Saturday, September 27, 2008

Laputa - the Castle in the Sky

Okay, I'm still ploughing through the piece that I'm going to post over at the cinema blog. Whilst I haven't been paying much attention, I suspect that I get a different crowd there and here. I get so few comments there, it's hard to know. So I'll just quickly fill you in on this music and the flick that inspired it.

The composer is a fellow called Hisaishi Jo. He does all the soundtracks for the animation flicks of Miyazaki Hayao (Spirited Away) and Takahata Isao (Only Yesterday) as well as the existentialist gangster flicks of Beat Takeshi (Hana-Bi). Call me old fashioned but I like music that fills me with emotion. If it can make me cry it gets the brass ring. I'm talking about Puccini with Madame Butterfly, Sakamoto Ryuichi with The Last Emperor, and Hisaishi Jo with just about anything. I'm a big fan.

This piece here is the main theme for The Castle In The Sky (Tenku No Shiru Laputa). And yep, it's an animated kid's film. But it's a kid's film like Brideshead Revisited is a soap opera. To dismiss it by the genre doesn't really do it justice. And to describe this film is easier said than done. That's why I'm taking so long at the cinema blog, ha ha.

First up, Castle In The Sky is full of floating and flight. But it's not so much inspired by flying as it is by the dreams one has of it, if you can dig it. We've all flown, I expect. Was it like your dream of flying? Exactly. Miyazaki has obviously pondered the difference and put it into his films.

It's also about a triumph of nature over human ambition. This is another common theme in Miyazaki movies. The piece of music I posted here most fully kicks into prominence in the scene where our hero and heroine walk through the eden-like wonderland of the lost Laputa. We are treated to long joyful walk through an idyll populated by birds, butterflies and curious aquatic creatures. Miyazaki rarely misses a chance to put birdlife in his movies. He has nothing if not an eye for nature. And it's a particularly reverent eye. Miyazaki is confirmed Shintoist. If you wondered what Shinto is, believe it or not you already know. It that's confusing, you need merely watch Miyazaki.

The other constant theme of Miyazaki's flicks is that of the transient nature of things. All of his films involve loss. Here paradise is found and then lost again. And this is as it should be. Nothing can be held onto forever. Indeed even when our two first discover Laputa we know that it cannot last. And we know this thanks to Hisaishi Jo's marvellous soundtrack which is simultaneously happy, triumphant, melancholy, and wistful.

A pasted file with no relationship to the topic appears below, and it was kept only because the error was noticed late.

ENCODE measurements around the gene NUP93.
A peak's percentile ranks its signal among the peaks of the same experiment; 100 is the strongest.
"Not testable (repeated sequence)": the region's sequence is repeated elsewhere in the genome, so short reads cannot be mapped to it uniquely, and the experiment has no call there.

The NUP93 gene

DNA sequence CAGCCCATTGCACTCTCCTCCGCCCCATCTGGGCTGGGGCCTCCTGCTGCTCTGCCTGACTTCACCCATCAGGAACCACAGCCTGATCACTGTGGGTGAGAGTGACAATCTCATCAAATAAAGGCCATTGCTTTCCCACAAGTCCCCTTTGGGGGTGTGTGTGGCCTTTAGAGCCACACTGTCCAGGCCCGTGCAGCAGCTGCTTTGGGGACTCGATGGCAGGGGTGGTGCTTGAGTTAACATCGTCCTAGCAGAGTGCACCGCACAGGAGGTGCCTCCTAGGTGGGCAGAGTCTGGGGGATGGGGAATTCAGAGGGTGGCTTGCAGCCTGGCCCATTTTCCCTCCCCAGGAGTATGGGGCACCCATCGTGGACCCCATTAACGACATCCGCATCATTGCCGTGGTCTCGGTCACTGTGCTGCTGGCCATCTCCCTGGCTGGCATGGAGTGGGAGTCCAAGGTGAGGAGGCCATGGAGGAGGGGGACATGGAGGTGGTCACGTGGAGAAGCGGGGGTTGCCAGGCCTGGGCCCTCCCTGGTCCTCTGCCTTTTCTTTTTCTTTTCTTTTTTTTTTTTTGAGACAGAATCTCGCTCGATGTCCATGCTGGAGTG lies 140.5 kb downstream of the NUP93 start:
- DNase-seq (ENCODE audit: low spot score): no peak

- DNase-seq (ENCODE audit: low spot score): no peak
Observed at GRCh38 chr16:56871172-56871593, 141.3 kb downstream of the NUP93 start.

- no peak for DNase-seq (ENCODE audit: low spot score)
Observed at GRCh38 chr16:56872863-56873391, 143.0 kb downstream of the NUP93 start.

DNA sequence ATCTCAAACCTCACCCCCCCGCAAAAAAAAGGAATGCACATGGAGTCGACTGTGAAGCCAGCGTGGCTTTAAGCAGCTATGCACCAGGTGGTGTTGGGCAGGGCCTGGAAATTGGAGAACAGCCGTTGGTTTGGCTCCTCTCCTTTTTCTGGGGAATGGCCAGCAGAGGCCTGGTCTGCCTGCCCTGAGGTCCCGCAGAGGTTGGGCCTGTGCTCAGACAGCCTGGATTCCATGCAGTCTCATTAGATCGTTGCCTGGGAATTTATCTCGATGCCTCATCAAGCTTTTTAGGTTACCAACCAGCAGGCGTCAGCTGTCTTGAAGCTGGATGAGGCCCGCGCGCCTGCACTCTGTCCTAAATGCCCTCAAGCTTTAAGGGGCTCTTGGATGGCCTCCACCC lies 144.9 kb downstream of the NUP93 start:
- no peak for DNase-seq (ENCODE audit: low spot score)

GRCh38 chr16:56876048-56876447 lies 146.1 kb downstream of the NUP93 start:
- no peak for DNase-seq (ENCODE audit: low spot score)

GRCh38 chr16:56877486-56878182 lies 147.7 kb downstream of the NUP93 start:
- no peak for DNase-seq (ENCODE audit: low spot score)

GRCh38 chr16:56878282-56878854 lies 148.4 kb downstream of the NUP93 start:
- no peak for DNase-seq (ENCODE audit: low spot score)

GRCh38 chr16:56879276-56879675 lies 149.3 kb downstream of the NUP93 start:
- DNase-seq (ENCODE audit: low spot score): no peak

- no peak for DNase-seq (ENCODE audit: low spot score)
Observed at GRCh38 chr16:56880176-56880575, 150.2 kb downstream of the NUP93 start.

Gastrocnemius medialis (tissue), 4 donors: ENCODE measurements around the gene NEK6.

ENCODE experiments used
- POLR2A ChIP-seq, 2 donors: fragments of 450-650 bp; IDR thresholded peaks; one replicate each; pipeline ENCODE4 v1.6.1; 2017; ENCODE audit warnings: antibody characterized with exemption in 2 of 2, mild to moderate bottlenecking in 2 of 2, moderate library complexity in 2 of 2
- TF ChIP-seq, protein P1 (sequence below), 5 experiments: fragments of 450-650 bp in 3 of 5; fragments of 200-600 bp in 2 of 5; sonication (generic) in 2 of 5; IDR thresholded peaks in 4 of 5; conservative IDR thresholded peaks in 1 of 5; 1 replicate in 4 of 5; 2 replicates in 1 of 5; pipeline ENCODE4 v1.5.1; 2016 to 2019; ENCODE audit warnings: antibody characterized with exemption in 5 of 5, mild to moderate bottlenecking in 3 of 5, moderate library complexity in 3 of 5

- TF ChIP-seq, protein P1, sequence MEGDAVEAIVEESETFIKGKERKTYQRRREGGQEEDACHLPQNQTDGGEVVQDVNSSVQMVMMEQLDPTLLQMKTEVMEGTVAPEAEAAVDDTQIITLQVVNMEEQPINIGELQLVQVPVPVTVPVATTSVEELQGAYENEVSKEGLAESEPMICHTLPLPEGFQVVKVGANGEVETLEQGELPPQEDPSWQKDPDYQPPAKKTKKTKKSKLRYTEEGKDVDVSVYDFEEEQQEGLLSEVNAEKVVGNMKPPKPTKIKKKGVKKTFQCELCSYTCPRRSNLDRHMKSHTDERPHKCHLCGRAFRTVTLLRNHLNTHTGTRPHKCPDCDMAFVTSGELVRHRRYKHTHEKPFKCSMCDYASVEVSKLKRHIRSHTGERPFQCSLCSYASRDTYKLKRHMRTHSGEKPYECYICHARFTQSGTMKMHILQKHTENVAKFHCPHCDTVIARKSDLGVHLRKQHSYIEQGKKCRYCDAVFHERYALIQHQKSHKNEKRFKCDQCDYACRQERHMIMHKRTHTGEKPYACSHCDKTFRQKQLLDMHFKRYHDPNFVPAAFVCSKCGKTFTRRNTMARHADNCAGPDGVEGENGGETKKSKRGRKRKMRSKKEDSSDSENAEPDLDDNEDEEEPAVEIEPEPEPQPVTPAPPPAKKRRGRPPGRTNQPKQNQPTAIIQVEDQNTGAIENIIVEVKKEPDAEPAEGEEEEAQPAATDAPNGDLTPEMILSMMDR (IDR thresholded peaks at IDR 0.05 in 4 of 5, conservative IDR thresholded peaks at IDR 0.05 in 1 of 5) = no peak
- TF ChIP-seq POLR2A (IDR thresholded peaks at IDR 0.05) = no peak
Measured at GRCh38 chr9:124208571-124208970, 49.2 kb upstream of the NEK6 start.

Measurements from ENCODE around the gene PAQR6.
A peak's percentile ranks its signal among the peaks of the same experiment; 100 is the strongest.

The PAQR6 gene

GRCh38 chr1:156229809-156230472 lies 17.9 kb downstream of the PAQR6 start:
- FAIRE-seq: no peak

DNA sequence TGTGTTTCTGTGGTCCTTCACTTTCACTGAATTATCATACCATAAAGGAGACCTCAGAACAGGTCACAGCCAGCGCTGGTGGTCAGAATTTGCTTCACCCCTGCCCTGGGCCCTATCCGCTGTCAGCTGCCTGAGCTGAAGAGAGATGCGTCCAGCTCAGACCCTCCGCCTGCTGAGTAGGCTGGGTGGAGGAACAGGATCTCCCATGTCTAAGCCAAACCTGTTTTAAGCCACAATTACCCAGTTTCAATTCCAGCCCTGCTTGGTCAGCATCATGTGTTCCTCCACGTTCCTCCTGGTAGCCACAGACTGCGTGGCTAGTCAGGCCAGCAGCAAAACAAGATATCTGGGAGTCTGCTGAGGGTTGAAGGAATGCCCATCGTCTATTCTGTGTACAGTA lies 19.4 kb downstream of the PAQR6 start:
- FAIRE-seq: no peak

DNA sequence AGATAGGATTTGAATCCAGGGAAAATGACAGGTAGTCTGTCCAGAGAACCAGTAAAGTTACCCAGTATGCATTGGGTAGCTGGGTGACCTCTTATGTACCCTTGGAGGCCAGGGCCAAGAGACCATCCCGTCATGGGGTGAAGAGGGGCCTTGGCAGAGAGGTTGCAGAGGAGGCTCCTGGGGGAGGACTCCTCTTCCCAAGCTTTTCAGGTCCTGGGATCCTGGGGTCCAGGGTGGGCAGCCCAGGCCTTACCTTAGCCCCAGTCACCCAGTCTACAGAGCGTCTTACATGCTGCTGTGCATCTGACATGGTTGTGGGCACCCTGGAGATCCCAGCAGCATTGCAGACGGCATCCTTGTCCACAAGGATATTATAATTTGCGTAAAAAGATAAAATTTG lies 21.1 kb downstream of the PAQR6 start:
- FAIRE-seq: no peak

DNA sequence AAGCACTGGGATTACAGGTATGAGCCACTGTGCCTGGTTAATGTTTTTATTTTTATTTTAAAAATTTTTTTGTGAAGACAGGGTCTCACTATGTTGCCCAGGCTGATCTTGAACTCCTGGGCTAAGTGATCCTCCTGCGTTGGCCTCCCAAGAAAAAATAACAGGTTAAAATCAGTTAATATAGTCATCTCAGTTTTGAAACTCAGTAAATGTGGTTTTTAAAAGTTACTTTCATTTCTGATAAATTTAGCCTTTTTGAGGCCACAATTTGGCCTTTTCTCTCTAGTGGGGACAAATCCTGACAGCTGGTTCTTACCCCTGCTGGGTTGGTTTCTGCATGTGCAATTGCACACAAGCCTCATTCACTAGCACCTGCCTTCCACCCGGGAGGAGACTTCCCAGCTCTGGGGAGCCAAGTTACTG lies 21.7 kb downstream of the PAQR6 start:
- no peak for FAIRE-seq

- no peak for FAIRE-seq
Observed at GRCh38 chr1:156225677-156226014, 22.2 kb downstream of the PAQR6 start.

But really the can't-quite-put-your-finger-on-it complex variety of emotions that Miyazaki and Hisaishi convey with their marvellous collaborations is beyond my prose. Frankly I thought the haiku did a far better job.

So thanks folks. I'll be honest and say that this was something of a self-indulgent experiment. But I thought it was worth it by way of a change. And you never know, something may occur to me again, and I'll break up the routine then. It's not just me, you know. If you have some bright idea, do tell. No promises, but I'm always up for it. Yoroshiku.


It's so very still,
everyone sleeping but me,
waiting for the rain


morning in the rain forest
slowly, ethereal wonders repeat


reflections ripple
bird now aloft
does fish have mountains too


The first drops of rain
On a cold and lifeless earth
Brings a fury of growth

Drips,drops fall gently
Seasons start, slowly reaching
Growing, expanding, alive


Alone, I think of you.
Images run through my mind,
memories or dreams?



nobody said...

Hey anon, will you forgive me? I didn't put you on the front page. It's just that there was something about 'emotional roller coaster' that, er, gee whiz, I don't know... I just didn't groove on it (smiley winky exasperated face). But pile in on Rousseau and see how you go. Yoroshiku.

Anonymous said...

That's OK nobody as you know I have a few faces here - not that I try very hard with any of them it just suits not to mix them
And as un-groovable as it was it was what I first felt as I listened to your ditty
My second was to the percussion instrument/s used - electronic clapsticks was it??

lotusgreen said...

hi-- sure--thanks for asking. only please download it and credit where you found it instead of hotlinking, okay?

great idea for a group.

Anonymous said...

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Anonymous said...

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